This exhibition brings to life the extraordinary work undertaken by a small team of American women volunteers who left comfortable lives in the United States to devote themselves to relief work in France during and after World War I.
The temporary installation of three sculptures by Mark di Suvero in the Gilbert Court was prompted by the friendship and mutual admiration between di Suvero and Renzo Piano, the architect who designed the court.
The exhibition features approximately ninety highly influential texts and outstanding works of art, providing a compelling overview of ideas championed by the Romantics and also implemented by them in private estates and public parks in Europe and the United States, notably New York's Central Park.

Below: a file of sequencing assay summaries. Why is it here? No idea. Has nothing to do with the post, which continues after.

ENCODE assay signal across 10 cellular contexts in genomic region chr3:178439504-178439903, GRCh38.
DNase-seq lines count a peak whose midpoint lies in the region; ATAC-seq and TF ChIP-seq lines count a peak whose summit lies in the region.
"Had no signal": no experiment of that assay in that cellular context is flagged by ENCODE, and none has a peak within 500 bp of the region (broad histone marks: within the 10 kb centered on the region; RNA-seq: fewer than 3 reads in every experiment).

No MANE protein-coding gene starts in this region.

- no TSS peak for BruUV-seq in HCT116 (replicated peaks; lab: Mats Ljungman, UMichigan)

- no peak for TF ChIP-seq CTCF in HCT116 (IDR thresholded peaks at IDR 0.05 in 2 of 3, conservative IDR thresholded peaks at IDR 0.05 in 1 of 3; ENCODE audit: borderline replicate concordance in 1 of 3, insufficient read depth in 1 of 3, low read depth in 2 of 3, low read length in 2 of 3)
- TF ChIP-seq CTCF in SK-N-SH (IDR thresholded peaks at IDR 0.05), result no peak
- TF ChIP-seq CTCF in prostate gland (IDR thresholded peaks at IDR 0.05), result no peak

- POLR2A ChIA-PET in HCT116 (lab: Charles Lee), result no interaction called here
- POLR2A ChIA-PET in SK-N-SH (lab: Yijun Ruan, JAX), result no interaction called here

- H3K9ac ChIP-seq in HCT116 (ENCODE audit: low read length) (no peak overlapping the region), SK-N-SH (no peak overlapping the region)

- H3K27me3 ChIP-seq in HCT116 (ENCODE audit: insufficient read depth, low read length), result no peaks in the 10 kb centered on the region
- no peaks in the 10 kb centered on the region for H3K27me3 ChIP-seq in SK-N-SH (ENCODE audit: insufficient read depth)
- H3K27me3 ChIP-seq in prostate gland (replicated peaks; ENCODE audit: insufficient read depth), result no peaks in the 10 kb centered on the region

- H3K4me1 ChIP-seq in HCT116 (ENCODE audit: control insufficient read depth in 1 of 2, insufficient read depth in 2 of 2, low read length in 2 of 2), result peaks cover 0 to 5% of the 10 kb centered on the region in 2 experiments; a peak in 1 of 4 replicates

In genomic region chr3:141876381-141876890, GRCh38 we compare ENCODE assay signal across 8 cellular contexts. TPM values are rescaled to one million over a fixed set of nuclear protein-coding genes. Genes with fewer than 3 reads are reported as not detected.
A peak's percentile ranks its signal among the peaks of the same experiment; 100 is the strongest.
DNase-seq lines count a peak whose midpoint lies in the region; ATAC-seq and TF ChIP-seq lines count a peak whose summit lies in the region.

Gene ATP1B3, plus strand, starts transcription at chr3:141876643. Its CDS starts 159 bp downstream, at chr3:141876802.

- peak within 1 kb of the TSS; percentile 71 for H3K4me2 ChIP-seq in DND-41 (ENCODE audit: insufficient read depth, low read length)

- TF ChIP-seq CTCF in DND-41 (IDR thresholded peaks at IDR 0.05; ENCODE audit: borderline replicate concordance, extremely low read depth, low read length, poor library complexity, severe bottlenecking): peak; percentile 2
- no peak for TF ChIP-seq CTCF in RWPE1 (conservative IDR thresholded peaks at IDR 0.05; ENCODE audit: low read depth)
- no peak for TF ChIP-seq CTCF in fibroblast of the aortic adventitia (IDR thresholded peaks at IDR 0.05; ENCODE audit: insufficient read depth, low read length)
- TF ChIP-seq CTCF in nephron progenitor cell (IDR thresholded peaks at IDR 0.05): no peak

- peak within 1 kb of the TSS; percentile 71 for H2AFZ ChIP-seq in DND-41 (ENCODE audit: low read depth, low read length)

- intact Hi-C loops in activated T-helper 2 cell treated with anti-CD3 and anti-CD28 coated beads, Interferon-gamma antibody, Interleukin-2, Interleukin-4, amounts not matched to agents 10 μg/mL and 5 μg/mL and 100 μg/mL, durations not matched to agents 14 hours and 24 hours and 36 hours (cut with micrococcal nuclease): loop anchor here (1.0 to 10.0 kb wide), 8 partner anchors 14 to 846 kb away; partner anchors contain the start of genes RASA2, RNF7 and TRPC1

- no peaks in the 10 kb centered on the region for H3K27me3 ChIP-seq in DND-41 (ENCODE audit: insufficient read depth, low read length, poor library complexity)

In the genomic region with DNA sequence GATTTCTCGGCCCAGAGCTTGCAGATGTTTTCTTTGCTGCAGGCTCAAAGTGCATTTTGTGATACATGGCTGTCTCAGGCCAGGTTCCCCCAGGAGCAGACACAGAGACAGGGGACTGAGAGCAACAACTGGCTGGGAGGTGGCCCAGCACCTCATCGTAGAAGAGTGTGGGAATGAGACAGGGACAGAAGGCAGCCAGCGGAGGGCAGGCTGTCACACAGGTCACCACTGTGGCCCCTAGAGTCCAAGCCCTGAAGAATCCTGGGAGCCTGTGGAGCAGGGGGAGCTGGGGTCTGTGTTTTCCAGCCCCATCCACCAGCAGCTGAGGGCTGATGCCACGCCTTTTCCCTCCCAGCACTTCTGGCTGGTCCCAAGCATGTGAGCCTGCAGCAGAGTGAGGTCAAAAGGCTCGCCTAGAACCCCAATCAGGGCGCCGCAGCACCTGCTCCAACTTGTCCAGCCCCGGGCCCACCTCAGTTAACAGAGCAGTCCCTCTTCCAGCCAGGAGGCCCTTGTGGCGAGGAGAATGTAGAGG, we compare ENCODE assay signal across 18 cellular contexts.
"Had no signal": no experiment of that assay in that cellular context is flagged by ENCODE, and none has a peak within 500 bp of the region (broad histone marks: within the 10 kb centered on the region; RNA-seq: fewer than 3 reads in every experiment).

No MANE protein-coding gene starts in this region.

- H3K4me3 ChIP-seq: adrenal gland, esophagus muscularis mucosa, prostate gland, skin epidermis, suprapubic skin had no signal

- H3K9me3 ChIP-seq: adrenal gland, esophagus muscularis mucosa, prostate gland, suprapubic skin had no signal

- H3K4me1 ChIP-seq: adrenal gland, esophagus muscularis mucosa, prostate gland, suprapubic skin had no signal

This exhibition of eighteen manuscripts illuminated in the area of Flanders in the southern Netherlands (today part of Belgium) celebrates the variety of styles from the last great flowering of Flemish illumination during the fifteenth and early sixteenth centuries.
Featuring more than eighty works drawn almost exclusively from the Morgan's exceptional collection of Italian drawings, Rome After Raphael illuminates artistic production in Rome from the Renaissance to the beginning of the Baroque—from approximately 1500 to 1600.
The programs of The Morgan Library & Museum are made possible with public funds from the New York City Department of Cultural Affairs in partnership with the City Council, and by the New York State Council on the Arts with the support of Governor Andrew Cuomo and the New York State Legislature.